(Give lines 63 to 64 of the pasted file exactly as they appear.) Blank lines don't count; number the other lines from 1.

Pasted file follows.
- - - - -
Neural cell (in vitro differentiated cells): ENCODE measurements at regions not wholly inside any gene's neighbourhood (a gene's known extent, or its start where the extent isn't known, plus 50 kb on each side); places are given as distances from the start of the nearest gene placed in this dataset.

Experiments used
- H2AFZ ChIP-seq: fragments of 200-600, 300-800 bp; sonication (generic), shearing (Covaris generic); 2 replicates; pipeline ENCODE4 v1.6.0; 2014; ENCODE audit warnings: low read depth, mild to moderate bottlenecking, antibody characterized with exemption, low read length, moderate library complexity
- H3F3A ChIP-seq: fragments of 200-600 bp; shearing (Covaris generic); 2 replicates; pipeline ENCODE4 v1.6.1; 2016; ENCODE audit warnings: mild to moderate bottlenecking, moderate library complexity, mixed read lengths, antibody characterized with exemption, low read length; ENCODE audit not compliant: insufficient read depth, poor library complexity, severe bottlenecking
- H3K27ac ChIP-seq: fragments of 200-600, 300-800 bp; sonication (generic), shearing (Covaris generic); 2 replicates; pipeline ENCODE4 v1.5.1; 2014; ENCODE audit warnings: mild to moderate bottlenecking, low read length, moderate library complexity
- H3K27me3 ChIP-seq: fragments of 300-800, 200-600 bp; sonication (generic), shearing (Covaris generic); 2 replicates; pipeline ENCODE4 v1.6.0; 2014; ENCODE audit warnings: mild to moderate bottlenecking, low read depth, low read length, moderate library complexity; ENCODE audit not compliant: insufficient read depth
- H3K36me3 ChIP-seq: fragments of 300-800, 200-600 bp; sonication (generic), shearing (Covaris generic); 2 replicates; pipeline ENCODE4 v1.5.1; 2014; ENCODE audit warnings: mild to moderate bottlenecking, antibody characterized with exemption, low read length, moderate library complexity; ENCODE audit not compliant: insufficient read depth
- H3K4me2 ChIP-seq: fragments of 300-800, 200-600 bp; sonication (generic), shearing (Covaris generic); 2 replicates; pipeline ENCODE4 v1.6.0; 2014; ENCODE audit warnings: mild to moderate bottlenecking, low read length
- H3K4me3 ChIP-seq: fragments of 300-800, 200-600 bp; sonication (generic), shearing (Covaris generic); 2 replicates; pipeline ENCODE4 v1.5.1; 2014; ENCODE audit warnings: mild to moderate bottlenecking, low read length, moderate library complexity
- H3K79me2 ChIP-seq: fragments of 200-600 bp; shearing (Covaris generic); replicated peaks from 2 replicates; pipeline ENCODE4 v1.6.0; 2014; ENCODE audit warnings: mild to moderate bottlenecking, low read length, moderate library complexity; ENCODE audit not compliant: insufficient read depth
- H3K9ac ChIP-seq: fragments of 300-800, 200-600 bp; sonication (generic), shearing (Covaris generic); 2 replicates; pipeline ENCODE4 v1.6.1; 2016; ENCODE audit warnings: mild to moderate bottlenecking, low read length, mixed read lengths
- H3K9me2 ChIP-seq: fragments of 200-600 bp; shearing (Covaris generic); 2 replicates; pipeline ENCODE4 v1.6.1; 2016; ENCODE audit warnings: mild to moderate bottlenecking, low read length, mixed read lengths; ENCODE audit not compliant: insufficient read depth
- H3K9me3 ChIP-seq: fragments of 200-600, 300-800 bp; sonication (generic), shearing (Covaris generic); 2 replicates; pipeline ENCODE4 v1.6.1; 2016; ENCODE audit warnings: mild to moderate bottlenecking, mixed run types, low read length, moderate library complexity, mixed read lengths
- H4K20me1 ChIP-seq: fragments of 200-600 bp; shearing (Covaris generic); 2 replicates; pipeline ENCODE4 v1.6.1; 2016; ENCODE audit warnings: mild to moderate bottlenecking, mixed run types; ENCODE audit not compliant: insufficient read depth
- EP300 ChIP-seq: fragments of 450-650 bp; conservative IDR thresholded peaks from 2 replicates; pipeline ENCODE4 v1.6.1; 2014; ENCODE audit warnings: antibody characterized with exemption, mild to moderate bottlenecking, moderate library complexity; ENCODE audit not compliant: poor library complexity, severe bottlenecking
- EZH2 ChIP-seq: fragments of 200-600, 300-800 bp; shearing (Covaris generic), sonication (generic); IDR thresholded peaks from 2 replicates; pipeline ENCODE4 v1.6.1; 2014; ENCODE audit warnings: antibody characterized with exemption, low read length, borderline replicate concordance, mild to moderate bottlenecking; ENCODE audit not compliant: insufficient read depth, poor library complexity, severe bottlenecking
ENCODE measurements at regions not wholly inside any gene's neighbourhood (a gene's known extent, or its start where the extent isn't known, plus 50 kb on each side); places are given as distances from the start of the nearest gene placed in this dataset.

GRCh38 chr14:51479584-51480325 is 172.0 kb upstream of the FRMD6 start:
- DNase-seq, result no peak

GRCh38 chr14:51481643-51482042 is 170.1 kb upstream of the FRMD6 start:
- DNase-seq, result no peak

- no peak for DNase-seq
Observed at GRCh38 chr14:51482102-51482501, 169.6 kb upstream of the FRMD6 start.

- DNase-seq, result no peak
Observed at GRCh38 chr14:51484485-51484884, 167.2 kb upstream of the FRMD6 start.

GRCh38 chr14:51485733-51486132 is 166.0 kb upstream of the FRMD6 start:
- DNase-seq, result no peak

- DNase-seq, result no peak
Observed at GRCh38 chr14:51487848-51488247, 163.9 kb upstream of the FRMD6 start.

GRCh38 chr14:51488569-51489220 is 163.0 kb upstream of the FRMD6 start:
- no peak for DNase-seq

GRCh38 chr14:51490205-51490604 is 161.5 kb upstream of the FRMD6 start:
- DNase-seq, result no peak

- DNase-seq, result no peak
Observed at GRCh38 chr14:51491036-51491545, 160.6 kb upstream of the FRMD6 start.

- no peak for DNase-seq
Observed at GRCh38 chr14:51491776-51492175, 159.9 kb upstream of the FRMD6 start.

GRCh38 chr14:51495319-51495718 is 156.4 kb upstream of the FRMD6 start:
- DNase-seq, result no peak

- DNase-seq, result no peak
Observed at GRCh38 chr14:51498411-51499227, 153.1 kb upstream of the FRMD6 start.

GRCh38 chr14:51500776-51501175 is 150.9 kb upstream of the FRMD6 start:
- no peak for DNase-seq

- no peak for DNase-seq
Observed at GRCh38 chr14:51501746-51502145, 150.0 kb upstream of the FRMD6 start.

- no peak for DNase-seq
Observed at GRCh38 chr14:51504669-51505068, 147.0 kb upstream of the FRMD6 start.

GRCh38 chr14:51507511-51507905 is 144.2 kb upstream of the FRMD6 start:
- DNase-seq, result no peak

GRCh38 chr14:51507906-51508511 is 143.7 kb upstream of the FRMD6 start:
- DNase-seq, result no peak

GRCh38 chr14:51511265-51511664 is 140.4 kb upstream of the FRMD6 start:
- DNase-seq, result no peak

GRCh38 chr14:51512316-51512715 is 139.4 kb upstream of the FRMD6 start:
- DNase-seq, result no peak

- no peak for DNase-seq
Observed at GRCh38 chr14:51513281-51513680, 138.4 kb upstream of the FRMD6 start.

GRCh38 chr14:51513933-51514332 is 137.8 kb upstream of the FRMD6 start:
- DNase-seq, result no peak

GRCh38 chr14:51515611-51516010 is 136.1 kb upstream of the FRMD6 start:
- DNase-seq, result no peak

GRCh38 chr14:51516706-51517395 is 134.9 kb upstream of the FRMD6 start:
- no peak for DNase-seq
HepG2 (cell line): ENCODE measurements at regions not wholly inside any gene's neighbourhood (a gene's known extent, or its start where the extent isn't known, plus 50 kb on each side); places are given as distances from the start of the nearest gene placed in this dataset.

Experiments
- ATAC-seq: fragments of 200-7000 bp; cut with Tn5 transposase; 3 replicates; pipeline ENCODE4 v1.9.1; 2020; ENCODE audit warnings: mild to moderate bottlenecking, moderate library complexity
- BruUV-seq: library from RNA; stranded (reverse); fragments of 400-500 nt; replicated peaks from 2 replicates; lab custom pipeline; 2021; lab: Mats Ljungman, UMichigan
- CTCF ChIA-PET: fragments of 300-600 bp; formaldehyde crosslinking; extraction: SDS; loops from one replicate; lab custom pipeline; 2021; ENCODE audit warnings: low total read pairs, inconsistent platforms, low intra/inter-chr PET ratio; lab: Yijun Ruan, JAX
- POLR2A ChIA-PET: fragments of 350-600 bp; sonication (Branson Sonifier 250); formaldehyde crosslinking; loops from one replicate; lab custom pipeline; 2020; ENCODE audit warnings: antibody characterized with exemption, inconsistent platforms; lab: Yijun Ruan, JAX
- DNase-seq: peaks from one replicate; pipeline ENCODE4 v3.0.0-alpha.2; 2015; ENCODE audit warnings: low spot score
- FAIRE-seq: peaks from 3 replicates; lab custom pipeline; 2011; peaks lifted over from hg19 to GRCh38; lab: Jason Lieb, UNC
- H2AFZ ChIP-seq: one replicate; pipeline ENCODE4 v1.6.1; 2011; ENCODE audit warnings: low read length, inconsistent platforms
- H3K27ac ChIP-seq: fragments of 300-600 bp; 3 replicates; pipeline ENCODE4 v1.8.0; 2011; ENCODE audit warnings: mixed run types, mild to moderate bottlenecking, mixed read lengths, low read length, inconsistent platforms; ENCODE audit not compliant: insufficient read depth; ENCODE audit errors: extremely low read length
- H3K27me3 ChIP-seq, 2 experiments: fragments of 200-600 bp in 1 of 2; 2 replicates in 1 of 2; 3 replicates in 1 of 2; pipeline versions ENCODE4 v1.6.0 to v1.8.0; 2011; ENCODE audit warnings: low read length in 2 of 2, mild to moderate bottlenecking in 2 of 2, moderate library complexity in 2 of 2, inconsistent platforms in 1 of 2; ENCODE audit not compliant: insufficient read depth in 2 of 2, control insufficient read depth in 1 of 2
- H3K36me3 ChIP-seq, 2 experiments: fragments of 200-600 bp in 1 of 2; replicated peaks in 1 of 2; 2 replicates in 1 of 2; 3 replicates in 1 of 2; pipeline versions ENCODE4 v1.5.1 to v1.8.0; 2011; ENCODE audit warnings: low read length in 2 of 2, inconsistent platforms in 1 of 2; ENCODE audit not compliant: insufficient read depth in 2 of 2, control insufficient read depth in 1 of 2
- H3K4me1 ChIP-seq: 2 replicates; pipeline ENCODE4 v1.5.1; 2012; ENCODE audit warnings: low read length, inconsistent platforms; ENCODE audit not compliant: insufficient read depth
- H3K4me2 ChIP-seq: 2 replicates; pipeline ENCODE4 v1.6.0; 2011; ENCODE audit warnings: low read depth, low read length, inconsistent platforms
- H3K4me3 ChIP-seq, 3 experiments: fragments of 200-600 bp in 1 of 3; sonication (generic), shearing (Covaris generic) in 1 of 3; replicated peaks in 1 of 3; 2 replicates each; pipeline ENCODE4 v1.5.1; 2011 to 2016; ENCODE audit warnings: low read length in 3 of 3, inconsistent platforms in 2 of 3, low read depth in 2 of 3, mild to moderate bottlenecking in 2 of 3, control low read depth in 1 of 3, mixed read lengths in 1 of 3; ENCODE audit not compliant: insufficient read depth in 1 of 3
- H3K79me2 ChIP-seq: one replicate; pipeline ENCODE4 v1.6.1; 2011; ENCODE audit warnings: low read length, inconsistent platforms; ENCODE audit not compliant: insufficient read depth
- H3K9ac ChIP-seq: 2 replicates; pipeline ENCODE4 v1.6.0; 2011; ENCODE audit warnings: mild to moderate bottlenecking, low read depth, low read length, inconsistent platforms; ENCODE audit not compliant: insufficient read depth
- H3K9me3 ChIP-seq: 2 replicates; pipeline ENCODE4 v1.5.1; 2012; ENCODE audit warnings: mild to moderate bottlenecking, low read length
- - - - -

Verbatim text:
- no peak for DNase-seq
HepG2 (cell line): ENCODE measurements at regions not wholly inside any gene's neighbourhood (a gene's known extent, or its start where the extent isn't known, plus 50 kb on each side); places are given as distances from the start of the nearest gene placed in this dataset.